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Monday, January 18, 2010


Executive Assistant Training

Obtaining the proper executive assistant training is the most important part of preparing for a future career as an executive assistant.

Executive assistants are much like administrative assistants, with the main difference being that executive assistants often serve as the single supporting person for a higher-level executive, while administrative assistants are often entry-level or mid-level workers that support an entire team or office.

While many of the skills needed to become an executive assistant can be learned on the job, priority is often given to candidates who already have those skills, which can often be learned through online training courses or a college degree program.

Although a college degree is not always required, more employers require that candidates have formal schooling and give preference to those with a degree in an office-related industry, according to an article by

Once you apply for and obtain an executive assistant job, you will most likely be responsible for: forwarding e-mail and phone messages; keeping track of meeting times, places and priorities; and meeting the needs of top executives. You also may be asked to generate correspondence; make travel and personal arrangements; and research and prepare materials needed by the executive.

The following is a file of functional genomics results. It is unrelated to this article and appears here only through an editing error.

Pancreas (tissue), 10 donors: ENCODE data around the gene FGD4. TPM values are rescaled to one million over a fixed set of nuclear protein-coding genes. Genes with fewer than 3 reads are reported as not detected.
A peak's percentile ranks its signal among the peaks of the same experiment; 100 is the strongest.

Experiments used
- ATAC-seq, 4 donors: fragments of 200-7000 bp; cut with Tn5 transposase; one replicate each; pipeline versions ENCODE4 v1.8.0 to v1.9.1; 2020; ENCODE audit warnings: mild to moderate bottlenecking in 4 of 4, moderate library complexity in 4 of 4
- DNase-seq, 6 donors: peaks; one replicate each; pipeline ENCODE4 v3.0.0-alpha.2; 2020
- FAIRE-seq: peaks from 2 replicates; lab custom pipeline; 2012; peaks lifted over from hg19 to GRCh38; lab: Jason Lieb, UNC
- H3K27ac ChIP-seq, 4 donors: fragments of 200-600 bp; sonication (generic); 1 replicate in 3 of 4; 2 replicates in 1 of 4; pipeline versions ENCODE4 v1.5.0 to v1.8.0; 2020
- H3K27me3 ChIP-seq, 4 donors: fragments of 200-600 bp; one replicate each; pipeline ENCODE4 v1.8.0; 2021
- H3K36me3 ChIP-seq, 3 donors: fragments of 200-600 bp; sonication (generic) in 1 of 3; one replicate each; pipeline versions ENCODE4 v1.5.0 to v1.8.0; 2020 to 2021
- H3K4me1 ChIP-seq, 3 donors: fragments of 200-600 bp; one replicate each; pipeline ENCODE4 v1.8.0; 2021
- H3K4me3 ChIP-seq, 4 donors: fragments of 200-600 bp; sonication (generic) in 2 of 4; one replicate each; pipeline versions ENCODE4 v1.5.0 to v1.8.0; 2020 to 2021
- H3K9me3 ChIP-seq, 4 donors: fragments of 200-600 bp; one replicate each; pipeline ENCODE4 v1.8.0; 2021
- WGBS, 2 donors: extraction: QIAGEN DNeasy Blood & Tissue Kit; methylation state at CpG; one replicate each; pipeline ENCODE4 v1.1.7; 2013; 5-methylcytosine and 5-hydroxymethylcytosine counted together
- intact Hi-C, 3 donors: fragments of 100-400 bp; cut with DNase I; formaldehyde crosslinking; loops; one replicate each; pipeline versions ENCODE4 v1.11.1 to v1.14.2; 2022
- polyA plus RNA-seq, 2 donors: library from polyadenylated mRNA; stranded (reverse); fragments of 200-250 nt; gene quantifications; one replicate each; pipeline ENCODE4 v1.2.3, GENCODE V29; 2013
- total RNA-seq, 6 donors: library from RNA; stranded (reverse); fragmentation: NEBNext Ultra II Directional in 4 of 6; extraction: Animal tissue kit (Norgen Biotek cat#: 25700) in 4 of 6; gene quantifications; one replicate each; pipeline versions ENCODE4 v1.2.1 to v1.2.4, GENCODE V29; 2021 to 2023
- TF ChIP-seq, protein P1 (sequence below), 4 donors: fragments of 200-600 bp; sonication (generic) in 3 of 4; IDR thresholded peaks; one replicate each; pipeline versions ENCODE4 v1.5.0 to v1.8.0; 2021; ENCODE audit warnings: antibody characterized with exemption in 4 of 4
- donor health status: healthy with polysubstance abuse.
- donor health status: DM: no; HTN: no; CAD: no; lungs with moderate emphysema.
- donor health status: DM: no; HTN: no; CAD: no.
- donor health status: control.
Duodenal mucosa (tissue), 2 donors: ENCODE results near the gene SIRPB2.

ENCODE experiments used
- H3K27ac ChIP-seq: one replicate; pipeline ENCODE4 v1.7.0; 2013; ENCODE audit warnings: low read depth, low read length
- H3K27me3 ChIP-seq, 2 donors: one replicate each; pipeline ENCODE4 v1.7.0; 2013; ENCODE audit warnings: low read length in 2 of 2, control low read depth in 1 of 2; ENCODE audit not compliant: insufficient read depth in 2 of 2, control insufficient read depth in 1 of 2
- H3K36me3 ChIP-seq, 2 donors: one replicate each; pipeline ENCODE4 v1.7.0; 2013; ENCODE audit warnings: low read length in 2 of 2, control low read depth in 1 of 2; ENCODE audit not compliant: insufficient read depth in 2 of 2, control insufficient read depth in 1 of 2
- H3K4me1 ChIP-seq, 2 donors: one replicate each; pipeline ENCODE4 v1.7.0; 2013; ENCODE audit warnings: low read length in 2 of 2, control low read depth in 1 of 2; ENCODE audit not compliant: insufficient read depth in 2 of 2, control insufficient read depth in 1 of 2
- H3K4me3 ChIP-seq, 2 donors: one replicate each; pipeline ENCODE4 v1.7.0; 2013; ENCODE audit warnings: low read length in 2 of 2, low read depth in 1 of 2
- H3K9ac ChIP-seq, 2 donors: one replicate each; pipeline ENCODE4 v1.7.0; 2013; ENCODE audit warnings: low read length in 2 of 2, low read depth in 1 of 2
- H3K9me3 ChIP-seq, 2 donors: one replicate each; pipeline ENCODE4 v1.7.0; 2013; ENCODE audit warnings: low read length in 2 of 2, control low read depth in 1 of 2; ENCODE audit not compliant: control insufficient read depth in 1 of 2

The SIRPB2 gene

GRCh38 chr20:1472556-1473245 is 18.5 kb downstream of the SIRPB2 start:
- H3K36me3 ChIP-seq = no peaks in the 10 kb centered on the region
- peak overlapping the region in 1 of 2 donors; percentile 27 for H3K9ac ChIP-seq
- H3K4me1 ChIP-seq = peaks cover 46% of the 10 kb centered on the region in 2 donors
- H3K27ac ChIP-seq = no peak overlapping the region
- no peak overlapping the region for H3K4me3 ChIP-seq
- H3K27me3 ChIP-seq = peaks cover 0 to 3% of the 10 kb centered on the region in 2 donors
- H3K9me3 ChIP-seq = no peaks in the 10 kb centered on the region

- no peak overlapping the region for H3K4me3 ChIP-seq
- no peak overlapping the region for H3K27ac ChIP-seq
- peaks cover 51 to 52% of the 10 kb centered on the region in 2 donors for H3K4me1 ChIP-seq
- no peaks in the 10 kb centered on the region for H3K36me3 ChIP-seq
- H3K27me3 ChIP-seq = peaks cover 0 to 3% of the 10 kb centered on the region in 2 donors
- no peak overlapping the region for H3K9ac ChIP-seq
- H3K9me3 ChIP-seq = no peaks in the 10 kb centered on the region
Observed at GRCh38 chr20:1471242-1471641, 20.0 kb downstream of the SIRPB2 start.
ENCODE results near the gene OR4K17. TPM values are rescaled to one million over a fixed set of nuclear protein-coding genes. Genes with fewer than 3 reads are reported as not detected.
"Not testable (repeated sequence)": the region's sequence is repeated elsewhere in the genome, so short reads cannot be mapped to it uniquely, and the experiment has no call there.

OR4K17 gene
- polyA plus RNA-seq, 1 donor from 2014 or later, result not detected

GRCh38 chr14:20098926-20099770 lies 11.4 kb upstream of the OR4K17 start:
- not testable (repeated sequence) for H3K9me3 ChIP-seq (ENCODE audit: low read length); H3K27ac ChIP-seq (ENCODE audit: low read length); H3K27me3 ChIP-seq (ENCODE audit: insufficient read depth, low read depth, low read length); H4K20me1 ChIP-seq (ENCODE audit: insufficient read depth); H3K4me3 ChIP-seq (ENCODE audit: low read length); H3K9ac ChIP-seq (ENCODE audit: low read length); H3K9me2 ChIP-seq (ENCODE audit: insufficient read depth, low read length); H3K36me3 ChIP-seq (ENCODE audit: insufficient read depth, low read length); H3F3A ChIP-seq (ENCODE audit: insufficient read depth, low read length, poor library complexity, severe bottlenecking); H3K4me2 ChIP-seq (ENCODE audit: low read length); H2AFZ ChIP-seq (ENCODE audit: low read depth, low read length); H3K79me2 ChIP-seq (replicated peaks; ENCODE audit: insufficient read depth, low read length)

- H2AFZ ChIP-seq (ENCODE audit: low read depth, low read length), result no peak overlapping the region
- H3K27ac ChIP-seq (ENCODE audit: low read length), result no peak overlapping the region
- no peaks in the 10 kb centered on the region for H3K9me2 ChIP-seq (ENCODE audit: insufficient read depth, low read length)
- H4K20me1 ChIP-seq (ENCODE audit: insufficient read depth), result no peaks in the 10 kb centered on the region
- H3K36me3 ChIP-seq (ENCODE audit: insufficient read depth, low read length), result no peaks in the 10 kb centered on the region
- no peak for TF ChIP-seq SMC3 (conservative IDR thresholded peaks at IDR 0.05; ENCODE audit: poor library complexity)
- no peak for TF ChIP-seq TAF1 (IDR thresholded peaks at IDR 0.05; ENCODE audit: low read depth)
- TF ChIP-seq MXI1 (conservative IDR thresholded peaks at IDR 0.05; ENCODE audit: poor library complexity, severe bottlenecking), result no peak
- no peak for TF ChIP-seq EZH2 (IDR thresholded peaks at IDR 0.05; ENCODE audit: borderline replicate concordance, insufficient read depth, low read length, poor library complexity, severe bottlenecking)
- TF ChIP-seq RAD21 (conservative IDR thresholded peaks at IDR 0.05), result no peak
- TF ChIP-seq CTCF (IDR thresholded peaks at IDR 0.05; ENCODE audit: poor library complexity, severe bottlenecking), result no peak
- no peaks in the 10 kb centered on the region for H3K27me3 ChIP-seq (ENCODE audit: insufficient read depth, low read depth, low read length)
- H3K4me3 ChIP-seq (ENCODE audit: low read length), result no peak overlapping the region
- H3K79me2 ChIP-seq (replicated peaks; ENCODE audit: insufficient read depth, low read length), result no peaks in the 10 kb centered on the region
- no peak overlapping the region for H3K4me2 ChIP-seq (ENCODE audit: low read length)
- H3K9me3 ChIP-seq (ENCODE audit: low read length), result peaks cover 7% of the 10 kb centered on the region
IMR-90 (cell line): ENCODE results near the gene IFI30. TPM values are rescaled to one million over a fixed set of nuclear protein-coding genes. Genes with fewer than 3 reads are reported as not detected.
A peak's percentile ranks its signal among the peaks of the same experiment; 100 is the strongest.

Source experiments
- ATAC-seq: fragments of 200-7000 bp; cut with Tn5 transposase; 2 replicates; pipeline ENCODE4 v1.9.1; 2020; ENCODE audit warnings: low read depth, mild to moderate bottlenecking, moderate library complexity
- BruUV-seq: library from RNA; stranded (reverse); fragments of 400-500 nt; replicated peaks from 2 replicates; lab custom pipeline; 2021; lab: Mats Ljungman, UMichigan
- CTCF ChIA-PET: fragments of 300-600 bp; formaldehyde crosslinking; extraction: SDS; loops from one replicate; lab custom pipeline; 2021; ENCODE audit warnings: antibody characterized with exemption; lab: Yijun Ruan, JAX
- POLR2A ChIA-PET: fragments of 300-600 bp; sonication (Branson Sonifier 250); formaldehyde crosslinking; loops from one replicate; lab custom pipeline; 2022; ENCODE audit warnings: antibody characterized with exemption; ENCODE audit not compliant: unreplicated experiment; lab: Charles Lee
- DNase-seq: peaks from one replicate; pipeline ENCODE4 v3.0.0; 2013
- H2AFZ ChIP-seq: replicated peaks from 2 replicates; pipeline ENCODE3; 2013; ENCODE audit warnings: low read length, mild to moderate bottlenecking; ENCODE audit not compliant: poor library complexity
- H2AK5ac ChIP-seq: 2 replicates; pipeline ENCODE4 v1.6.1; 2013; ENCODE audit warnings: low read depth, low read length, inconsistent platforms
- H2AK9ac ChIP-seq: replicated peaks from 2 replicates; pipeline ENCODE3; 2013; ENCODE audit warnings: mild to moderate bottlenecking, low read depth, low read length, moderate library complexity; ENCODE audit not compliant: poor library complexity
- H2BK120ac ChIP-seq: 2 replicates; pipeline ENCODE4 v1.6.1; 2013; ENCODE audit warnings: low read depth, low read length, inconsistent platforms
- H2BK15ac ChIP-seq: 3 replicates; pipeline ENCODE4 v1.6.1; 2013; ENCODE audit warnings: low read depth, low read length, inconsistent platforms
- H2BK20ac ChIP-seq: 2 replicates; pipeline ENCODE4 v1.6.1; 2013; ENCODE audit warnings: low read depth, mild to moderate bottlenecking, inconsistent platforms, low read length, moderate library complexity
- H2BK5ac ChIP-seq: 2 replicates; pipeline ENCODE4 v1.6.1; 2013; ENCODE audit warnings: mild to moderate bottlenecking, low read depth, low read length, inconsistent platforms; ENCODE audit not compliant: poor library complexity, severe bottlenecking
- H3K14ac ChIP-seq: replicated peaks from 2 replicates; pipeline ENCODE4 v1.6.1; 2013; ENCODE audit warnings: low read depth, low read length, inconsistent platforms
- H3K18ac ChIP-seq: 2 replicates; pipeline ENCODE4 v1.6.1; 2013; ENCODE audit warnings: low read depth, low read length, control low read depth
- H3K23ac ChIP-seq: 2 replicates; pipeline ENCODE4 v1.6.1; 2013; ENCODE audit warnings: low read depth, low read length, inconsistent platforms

As an executive assistant, you must be able to use software and be familiar with word processing, database and scheduling programs, as well as the Internet. You'll generally be expected to work in an office for about 40 hours per week.

According to, the average salary for an executive assistant is between $43,669 and $55,672 per year. Those working in corporate settings, such as finance, technology or the federal government, can expect to earn even higher salaries.


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